LONDON (Reuters) - The real story behind the James Bond film franchise is almost as dramatic as the 007 fantasies themselves, full of twists and turns, personality clashes, heroes, villains, beautiful women and narrow escapes, according to a new documentary.

"Everything or Nothing: The Untold Story of 007" was released in theaters on Friday, branded "Global James Bond Day" to mark 50 years since the world premiere of "Dr. No," which introduced author Ian Fleming's suave, sophisticated secret agent to the masses.

An anniversary Blu-ray box set, a swanky charity auction at Christie's and the new "007" fragrance for men are some of the ways in which Bond is being celebrated, underlining the lasting appeal of a character who has been constantly reinvented.

A measure of the fictional spy's popularity in Britain came during the opening ceremony of the London Olympics, when Bond actor Daniel Craig and Queen Elizabeth shared a short, comic and hugely popular scene filmed in Buckingham Palace.

Craig's first two outings on her majesty's secret service both earned around $600 million at the box office and "Skyfall," the 23rd official Bond film, hits theatres in a few weeks.

But the new documentary, directed by Stevan Riley and featuring interviews with five of the six official Bond actors, underlines how the series was not always so secure.

"We've been through two bankruptcies of the studio, and we've been through various attacks by competing series so we've had our ups and downs," said long-time Bond producer Michael G. Wilson of the franchise's more serious setbacks.

"And of course we've also painted ourselves into a corner a number of times when you have to jump out of it," he told Reuters in a telephone interview.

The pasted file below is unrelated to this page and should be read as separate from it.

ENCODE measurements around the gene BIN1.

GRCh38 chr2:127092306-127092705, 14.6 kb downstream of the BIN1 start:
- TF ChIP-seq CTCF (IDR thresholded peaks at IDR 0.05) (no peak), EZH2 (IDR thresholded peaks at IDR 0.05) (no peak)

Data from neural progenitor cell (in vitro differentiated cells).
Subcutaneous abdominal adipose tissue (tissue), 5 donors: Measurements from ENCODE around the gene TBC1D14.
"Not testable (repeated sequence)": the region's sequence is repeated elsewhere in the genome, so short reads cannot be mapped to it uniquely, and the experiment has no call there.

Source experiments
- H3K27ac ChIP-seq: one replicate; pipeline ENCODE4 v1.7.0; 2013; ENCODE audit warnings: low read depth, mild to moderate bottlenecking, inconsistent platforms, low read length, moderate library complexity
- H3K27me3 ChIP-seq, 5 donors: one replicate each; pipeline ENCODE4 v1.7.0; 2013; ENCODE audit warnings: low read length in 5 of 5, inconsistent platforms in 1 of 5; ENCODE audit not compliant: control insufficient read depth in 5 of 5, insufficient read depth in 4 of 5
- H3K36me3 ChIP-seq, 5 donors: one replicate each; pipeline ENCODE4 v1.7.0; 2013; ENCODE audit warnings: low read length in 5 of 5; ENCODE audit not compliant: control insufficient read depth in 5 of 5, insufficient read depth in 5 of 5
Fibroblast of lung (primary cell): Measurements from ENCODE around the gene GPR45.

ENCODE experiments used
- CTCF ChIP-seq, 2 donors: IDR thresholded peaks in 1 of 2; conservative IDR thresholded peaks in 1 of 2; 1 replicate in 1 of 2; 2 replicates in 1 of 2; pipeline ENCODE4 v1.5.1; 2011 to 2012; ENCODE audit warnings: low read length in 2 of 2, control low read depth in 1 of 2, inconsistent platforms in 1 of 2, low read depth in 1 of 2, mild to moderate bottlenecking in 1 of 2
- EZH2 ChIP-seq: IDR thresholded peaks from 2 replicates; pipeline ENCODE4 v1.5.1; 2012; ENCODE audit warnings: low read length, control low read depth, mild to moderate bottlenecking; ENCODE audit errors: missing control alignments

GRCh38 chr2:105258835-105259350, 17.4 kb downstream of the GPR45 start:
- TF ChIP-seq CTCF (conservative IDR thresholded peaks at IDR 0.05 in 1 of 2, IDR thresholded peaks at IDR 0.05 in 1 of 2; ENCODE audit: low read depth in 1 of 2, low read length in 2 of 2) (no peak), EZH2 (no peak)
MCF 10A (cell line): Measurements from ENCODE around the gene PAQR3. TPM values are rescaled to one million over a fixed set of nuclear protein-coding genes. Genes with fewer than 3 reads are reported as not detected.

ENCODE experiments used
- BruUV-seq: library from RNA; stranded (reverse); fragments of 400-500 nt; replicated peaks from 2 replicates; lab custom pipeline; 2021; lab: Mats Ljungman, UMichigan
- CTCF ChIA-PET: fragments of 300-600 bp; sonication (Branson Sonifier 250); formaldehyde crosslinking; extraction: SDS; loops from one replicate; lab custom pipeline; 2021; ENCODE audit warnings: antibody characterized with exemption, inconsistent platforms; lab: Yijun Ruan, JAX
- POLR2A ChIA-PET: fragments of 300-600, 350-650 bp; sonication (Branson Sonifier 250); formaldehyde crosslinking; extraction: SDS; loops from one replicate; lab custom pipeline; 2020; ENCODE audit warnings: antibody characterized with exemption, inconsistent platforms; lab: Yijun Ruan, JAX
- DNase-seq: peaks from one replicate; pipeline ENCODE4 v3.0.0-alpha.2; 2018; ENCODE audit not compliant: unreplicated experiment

"Everything or Nothing" director Riley agreed: "Bond always lives to fight another day and there were many threats," he said earlier this week at the film's London premiere. "I mean, how did Bond survive for ... 50 years? Everyone takes that very much for granted, but there were many obstacles in the way."


Alongside Fleming, the two most important figures in Bond movie history were producers Albert "Cubby" Broccoli of the United States and Canadian Harry Saltzman.

Their shared passion for the character and novels was what got Bond to the big screen, and after "Dr. No" in 1962 came "From Russia With Love" in 1963 and "Goldfinger" in 1964.

By that time James Bond was an international cultural phenomenon, providing audiences with the adrenalin-fuelled escapism of daring stunts, fast cars, futuristic gadgets, tailored suits, beautiful women and exotic locations.

Sean Connery, the first Bond, eventually tired of his global celebrity and had a nagging sense that he was being shortchanged. So after the fifth Bond movie "You Only Live Twice," the disenchanted star stepped down.

His departure was to be the first of several major casting choices for the producers that could make or break the series.

George Lazenby was hired for a single film "On Her Majesty's Secret Service" before Connery returned with "Diamonds Are Forever" and Roger Moore took over for the next seven films.

Playing the role of 007 was not always easy.

Five Bonds - Connery was notable by his absence - were interviewed for the documentary, with Lazenby reminiscing about wild days of womanizing and admitting he blew his chance.

At a party Roman, Polanski called him "the redundant actor," and Lazenby joked he went to look the word up in a dictionary.